Over the past year, the Global Antitrust Institute (GAI) at George Mason University School of Law has released some of the most thoughtful critiques of foreign governments’ proposed new guidance documents on competition law. The GAI’s March 31 comments (see here) in response to the India Department of Industrial Policy and Promotion’s Discussion Paper on Standard Essential Patents is yet another outstanding GAI contribution to practical international antitrust scholarship. The comments were written by Koren W. Wong-Ervin, GAI Director and former Counsel for IP and International Antitrust at the U.S. FTC; Professor Joshua D. Wright, GAI Executive Director; Judge Douglas H. Ginsburg of the U.S. Court of Appeals for the District of Columbia Circuit; and Professor Bruce Kobayashi. The comments emphasize that governmental micromanagement of patent licensing related to standards, as specifically proposed in the Discussion Paper, could prove counterproductive.
Below are highlights from the GAI’s comments, summarized by GAI Director Wong-Ervin:
- Overall, the GAI is concerned with the Discussion Paper’s emphasis on concerns about holdup by patent holders, while omitting any concerns about holdup and holdout by implementers. The GAI is also concerned with the Discussion Paper’s summary of U.S. and EU law.
- Injunctive Relief: The GAI strongly recommends against imposing an antitrust law sanction for seeking or enforcing injunctive relief, which is likely to reduce incentives to innovate and deter standard essential patent (SEP) holders from participating in standard setting, thereby depriving consumers of the substantial procompetitive benefits of standardized technologies. Should, however, India decide to adopt such a sanction, at the very least it should adopt a safe harbor approach similar to that of the European Court of Justice’s in Huawei v. ZTE.
- IPR Policy Guidelines: We respectfully urge that India not issue guidelines or a one-size-fits all template for standard-development organization (SDO) IPR policies. In the GAI’s experience, the issues and choices regarding specific rules are best left to individual SDOs and their members to decide.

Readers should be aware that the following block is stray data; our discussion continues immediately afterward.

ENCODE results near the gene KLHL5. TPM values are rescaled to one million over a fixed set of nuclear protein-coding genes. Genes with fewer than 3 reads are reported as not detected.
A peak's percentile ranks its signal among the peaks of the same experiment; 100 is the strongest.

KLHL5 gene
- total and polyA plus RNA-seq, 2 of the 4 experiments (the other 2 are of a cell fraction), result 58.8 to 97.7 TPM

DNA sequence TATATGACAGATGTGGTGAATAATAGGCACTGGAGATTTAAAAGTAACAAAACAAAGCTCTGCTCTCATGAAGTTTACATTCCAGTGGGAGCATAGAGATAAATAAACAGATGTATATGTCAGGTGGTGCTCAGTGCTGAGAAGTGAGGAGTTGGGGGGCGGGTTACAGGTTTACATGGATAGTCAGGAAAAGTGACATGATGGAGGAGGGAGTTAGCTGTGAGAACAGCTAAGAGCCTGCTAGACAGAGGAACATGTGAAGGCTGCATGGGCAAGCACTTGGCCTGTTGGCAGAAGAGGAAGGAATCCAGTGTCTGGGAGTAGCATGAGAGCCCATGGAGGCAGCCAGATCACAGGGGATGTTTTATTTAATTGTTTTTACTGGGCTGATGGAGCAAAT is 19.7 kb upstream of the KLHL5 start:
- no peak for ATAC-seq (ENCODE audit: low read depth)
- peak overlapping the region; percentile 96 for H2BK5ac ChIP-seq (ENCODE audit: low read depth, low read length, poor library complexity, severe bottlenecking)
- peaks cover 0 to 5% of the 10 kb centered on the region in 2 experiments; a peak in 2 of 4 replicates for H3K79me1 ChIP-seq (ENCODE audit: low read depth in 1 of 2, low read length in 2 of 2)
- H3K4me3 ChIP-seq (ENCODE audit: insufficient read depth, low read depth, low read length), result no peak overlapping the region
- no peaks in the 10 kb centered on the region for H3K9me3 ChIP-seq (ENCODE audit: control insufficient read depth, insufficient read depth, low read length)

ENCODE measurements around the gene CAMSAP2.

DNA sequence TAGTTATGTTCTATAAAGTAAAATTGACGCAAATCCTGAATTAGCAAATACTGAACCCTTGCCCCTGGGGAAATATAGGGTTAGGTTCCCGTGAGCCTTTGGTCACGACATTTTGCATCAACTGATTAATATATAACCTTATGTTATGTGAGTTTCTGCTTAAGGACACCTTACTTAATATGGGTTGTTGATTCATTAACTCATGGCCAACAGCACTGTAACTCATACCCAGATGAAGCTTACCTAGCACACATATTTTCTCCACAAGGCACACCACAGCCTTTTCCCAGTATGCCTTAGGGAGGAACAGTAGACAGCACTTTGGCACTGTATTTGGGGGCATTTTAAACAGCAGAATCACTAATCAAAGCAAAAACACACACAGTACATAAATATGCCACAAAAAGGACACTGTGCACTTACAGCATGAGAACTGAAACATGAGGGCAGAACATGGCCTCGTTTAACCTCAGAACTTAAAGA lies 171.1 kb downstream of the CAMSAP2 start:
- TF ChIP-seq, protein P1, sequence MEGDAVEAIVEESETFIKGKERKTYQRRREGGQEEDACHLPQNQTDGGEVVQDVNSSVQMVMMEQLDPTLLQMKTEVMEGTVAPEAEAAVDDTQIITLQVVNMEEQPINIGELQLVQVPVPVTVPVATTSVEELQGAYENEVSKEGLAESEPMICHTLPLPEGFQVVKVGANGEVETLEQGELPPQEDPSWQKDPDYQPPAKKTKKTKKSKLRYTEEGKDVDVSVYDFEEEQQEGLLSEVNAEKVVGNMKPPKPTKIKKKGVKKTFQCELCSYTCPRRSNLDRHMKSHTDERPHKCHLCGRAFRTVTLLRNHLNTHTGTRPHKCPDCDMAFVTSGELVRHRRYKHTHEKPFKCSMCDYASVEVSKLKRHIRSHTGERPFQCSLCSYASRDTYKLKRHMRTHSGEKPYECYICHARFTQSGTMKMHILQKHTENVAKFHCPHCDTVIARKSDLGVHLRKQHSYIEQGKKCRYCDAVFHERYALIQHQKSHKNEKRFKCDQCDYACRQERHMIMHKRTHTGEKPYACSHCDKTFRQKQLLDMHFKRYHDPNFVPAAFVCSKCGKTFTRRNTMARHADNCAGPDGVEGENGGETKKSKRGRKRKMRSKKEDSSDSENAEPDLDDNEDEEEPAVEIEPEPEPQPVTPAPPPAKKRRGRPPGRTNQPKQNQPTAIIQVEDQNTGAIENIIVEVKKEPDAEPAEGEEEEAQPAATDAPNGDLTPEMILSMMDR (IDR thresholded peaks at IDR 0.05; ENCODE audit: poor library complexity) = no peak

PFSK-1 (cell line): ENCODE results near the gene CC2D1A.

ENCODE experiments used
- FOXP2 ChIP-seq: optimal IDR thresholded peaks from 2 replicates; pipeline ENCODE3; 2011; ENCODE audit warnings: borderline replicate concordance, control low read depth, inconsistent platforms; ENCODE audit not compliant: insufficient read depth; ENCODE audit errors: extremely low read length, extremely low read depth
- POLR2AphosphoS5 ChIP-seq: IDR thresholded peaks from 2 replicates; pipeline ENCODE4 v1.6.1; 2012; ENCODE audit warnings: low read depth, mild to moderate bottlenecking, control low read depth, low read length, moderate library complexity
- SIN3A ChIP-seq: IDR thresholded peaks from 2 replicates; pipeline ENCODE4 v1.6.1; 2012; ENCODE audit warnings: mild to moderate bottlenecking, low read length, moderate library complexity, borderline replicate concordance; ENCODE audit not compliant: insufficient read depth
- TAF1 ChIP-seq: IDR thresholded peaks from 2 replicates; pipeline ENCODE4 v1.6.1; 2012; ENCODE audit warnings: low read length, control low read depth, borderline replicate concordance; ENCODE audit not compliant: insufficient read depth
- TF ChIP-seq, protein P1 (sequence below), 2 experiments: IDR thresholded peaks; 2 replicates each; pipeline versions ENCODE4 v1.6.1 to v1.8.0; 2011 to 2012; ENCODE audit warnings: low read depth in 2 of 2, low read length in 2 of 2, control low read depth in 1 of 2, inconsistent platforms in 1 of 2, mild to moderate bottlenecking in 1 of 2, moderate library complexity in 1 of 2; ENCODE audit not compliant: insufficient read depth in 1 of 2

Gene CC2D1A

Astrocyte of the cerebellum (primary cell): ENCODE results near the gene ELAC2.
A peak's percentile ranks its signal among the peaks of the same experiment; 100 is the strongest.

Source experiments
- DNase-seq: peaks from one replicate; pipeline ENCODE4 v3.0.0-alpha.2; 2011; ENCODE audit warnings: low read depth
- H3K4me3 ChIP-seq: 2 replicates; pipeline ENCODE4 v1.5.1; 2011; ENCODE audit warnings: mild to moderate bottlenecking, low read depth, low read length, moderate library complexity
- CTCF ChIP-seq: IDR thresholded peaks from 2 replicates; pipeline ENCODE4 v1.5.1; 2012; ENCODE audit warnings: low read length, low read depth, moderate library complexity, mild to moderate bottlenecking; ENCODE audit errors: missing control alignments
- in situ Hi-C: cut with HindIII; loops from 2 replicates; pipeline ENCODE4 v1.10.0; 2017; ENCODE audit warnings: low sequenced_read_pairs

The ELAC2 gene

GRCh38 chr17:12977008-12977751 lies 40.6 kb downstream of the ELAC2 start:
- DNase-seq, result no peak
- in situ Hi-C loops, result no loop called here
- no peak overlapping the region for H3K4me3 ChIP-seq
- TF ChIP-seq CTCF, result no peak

- Royalty Caps: The GAI strongly urges against the imposition of royalty caps or guidelines on how private parties conduct arms-length licensing negotiations. To achieve a balance between innovation and the protection of competition, monopoly prices should only be unlawful if they are the result of conduct that is unlawful on other grounds.
- Nondisclosure Agreements (NDAs) and Transparency: The GAI strongly urges against the imposition of an antitrust sanction for using NDAs, or otherwise requiring transparency of patent licensing terms. Because patent licenses often include the confidential business information of both the licensor and licensee, and procompetitive licensing depends critically upon the ability of the parties to negotiate without fear that sensitive information will be revealed to non-parties, NDAs are an essential safeguard. To the extent that the antitrust theory of harm relating to NDAs is that their inclusion in license contracts undermines the “non-discriminatory” commitment in a FRAND license (the requirement that a patent be licensed under “fair, reasonable, and non-discriminatory” or “FRAND” terms), an antitrust remedy is inappropriate and unnecessary. The FRAND commitment is a contract and failure to perform that contract results in contract remedies. Moreover, the “nondiscriminatory” prong in FRAND does not require licensing terms, including price, to be identical.
- Remedies: The GAI strongly urges against the creation of an independent expert body to determine FRAND terms for SEP. Instead, particularly in cases where a patent owner has a large worldwide portfolio of SEPs, international arbitration on a portfolio basis is likely the most efficient and realistic means of resolving FRAND disputes. Otherwise, the patent owner would be required to file lawsuits around the world to adjudicate royalties on a patent-by-patent basis. The availability of injunctive relief is also an essential potential remedy.
This piece first appeared in Truth on the Market.